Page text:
5 LGBTQ things you need to know today, April 12

1. The Hawaii House approved a bill on Monday that bans so-called "conversion therapy" from being inflicted on LGBTQ youth. In March, the State Senate passed SB 270, with only one Senator voting against it. Aft...
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Delaware becomes 11th state with marriage equality

Just minutes before the Delaware Senate was set to vote on its marriage equality bill, a Democrat senator who had been quiet about how she would vote announced on her Facebook page that she would vote yes. The announcement by Senator Bethany Hall-Long, who represents Dover, the state capital, came just minutes after the city’s other Democratic senator, Karen Peterson, came out as gay on the floor during debate.

The final roll call vote, after three hours of debate, was 12 to 9, with the gallery erupting into loud and prolonged applause. The twelve supporters included one Republican; the nine opponents included two Democrats.

Just minutes later, Democratic Governor Jack Markell signed the bill, making Delaware the eleventh state plus the District of Columbia to provide for equal protection under its marriage laws.     Meanwhile, a Minnesota House Ways and Means Committee gave the marriage equality bill there a green light Monday, and the House floor is scheduled to vote on the measure Thursday (May 9). Democratic Governor Mark Dayton is lobbying actively for the measure.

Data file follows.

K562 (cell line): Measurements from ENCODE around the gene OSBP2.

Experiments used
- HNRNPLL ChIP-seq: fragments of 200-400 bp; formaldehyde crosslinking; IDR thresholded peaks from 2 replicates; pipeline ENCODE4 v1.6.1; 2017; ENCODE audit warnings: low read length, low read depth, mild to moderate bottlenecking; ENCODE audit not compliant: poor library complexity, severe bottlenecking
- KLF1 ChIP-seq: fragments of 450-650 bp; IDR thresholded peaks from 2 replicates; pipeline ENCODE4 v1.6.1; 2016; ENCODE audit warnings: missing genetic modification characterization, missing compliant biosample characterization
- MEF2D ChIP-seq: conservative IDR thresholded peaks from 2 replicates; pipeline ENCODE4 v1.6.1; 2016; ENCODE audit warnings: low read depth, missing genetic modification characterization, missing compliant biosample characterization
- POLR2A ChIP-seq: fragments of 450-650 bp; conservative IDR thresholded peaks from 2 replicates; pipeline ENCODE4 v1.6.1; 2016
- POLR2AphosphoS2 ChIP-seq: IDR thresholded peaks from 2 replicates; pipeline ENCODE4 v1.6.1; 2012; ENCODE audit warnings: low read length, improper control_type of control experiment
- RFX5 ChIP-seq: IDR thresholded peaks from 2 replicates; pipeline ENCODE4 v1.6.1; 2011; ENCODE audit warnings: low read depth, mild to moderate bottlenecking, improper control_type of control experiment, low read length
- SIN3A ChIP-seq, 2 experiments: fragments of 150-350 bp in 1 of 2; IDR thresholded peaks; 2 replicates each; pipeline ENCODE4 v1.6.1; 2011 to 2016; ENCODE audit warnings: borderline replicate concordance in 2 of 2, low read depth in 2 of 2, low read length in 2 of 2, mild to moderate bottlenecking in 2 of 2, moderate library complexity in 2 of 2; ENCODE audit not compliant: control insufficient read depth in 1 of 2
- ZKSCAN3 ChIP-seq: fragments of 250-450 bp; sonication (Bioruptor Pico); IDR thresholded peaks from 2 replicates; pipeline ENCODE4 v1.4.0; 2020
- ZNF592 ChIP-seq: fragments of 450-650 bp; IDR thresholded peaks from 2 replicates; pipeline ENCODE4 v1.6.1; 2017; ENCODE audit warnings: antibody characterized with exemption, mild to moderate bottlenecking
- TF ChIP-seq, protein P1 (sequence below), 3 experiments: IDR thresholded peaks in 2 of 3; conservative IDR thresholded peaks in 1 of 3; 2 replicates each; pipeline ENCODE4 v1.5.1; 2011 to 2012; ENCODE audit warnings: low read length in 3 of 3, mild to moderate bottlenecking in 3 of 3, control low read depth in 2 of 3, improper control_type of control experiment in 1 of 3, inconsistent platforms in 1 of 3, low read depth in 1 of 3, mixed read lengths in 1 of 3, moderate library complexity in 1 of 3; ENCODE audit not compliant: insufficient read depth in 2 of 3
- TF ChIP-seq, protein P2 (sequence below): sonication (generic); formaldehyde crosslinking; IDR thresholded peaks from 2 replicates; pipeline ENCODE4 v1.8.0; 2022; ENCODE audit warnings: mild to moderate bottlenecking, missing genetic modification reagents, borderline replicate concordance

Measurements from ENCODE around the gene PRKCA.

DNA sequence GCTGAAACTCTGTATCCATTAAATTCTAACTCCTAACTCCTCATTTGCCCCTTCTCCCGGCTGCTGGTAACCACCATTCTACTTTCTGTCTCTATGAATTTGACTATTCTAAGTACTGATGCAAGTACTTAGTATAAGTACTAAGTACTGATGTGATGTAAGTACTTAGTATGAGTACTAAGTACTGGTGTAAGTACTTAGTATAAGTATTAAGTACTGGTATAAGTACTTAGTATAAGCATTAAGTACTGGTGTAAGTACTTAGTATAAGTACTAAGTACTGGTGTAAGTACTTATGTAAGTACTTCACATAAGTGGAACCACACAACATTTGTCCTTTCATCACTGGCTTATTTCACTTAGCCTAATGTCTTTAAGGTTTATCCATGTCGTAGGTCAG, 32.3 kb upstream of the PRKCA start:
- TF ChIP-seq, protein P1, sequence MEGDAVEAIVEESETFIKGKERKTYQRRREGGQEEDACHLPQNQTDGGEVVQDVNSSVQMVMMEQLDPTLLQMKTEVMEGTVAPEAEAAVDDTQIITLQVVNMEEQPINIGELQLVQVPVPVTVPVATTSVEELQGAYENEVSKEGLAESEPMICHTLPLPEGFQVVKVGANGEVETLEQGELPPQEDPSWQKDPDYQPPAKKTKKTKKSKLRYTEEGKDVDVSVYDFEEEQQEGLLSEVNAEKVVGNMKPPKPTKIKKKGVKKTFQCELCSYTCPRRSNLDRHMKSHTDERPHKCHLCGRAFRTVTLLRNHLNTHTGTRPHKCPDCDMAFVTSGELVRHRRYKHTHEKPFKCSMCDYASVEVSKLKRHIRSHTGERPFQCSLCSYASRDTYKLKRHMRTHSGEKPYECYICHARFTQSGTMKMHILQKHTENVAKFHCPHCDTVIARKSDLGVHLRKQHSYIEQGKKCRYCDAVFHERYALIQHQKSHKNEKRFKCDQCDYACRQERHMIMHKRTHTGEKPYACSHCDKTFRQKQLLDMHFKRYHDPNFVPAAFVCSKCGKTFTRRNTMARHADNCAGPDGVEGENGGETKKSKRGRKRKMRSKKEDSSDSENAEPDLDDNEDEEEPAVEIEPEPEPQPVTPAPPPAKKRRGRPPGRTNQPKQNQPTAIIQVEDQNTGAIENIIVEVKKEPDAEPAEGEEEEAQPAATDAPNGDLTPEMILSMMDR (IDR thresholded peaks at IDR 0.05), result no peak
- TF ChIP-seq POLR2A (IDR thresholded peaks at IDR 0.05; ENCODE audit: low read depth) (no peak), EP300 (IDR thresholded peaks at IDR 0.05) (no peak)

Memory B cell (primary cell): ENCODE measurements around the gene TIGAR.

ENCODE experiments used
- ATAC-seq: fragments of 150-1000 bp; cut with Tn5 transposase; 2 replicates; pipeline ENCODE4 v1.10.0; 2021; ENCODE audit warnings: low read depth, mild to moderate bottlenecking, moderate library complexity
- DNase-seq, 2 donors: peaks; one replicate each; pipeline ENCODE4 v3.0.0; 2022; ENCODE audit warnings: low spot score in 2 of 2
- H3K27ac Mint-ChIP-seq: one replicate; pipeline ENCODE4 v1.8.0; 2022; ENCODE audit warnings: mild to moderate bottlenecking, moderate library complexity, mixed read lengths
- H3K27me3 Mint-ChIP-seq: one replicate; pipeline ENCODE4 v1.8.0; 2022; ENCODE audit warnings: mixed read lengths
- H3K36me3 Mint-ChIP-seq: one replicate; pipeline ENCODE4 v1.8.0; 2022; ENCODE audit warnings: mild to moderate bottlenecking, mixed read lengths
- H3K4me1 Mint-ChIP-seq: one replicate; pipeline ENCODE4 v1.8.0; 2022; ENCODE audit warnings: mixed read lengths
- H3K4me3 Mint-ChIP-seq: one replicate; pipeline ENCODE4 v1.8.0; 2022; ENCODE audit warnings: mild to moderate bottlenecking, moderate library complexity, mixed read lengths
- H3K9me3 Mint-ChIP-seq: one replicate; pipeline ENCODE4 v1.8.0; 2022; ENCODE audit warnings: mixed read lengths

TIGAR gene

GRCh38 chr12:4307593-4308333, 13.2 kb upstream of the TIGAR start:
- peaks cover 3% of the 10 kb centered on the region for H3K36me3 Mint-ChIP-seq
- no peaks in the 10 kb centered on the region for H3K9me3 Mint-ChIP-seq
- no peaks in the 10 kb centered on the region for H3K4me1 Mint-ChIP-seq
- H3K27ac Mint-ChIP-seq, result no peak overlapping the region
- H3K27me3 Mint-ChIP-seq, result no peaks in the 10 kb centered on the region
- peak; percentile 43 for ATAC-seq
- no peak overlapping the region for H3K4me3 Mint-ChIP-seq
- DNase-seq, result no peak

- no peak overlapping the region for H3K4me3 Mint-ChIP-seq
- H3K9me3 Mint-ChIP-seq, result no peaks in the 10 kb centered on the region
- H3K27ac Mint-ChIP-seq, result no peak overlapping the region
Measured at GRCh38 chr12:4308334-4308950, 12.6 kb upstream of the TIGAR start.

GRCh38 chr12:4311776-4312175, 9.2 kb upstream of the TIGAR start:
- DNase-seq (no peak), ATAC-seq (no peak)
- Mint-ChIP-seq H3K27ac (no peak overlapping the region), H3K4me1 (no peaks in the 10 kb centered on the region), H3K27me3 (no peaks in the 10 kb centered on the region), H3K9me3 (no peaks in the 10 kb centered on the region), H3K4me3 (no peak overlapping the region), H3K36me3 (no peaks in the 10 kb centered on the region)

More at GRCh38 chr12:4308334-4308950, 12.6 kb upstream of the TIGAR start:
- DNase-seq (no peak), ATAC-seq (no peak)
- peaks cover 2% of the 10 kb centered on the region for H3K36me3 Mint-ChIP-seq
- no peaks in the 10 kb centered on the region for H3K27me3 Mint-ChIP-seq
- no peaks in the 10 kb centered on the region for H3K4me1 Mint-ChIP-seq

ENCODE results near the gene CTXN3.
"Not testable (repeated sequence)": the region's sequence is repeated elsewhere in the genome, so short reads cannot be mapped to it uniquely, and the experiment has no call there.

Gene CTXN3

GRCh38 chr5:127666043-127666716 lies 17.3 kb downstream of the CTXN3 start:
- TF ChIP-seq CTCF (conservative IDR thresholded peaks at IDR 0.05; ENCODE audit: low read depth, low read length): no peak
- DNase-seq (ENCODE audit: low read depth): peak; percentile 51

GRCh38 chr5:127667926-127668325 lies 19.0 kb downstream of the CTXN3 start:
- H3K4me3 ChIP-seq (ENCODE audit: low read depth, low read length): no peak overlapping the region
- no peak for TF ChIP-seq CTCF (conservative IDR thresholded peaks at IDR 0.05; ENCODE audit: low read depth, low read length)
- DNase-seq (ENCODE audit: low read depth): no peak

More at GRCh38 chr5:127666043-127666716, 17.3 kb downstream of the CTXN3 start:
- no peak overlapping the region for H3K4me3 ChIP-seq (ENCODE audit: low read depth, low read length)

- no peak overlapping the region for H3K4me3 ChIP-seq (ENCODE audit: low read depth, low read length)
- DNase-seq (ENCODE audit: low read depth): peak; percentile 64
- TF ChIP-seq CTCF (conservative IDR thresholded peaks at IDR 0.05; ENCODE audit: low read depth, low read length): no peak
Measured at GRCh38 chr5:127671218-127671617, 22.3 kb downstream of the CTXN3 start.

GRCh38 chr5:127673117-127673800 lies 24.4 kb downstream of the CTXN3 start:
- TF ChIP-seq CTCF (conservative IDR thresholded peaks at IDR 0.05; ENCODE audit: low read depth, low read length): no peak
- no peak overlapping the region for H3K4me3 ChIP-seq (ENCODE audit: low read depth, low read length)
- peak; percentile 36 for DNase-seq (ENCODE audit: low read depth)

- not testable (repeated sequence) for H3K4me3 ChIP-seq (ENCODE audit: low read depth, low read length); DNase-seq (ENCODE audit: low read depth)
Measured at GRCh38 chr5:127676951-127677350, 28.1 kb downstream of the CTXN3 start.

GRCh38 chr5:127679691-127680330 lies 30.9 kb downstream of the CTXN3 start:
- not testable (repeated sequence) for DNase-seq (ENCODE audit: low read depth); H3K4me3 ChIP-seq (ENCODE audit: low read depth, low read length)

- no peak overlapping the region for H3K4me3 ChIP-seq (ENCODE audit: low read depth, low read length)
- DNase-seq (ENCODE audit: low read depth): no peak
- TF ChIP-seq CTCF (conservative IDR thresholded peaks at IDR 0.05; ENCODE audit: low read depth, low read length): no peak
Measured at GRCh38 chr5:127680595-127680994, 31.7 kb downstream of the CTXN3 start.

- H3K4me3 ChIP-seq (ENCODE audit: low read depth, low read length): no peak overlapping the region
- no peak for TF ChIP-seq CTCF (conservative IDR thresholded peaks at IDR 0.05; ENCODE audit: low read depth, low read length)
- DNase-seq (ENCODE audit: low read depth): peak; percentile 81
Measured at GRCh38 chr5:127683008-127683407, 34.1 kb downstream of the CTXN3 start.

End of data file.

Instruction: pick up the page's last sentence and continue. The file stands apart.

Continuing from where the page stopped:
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LGBT inclusive hate crimes bill introduced on last day of Ga. legislative session

It was Sine Die at the Gold Dome on Thursday and the day that Rep. Rashad Taylor (D-Atlanta) introduced a hate crimes bill in the House.

Taylor announced at a rally in February he would introduce the bill following the beating of a gay man. Brandon White, in southwest Atlanta by gang members who repeatedly called him "faggot." A video of the beating went viral and made national headlines. Four men have been charged in the beating and a federal investigation continues to determine if the attack is a hate crime.

Taylor said today he was hoping to get Republican sponsors to sign on to the bill that includes sexual orientation and gender identity before introducing it, but because it was an election year several supportive Republicans wanted to wait until January to sign on. Georgia is one of five states that does not have its own hate crimes law.